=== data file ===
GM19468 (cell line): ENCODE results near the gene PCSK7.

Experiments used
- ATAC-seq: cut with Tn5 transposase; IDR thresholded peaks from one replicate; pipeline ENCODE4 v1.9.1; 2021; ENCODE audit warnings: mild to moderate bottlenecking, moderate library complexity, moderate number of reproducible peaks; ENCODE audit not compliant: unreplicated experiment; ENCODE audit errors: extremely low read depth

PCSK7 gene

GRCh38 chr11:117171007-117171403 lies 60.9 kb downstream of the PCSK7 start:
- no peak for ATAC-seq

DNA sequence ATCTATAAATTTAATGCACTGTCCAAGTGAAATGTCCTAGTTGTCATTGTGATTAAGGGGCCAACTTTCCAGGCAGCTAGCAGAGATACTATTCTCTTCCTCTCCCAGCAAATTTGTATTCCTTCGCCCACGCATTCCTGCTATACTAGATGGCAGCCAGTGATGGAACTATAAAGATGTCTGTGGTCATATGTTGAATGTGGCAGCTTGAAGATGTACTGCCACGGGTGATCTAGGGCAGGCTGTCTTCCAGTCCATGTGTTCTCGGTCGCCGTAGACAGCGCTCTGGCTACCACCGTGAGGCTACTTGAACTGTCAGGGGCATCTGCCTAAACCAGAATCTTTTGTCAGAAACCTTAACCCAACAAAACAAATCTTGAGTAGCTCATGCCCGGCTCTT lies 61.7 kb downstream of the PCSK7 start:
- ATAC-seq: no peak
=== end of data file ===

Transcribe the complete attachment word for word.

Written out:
GM19468 (cell line): ENCODE results near the gene PCSK7.

Experiments used
- ATAC-seq: cut with Tn5 transposase; IDR thresholded peaks from one replicate; pipeline ENCODE4 v1.9.1; 2021; ENCODE audit warnings: mild to moderate bottlenecking, moderate library complexity, moderate number of reproducible peaks; ENCODE audit not compliant: unreplicated experiment; ENCODE audit errors: extremely low read depth

PCSK7 gene

GRCh38 chr11:117171007-117171403 lies 60.9 kb downstream of the PCSK7 start:
- no peak for ATAC-seq

DNA sequence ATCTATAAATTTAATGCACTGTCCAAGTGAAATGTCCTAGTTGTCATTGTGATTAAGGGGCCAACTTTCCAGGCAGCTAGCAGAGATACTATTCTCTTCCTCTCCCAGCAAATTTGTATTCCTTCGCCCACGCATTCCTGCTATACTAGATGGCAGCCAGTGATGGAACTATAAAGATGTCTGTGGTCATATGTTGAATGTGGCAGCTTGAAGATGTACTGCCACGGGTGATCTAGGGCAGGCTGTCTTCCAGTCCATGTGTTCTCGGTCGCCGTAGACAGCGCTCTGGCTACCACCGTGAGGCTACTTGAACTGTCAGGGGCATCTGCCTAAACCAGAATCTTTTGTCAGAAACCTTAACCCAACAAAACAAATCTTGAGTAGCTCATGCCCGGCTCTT lies 61.7 kb downstream of the PCSK7 start:
- ATAC-seq: no peak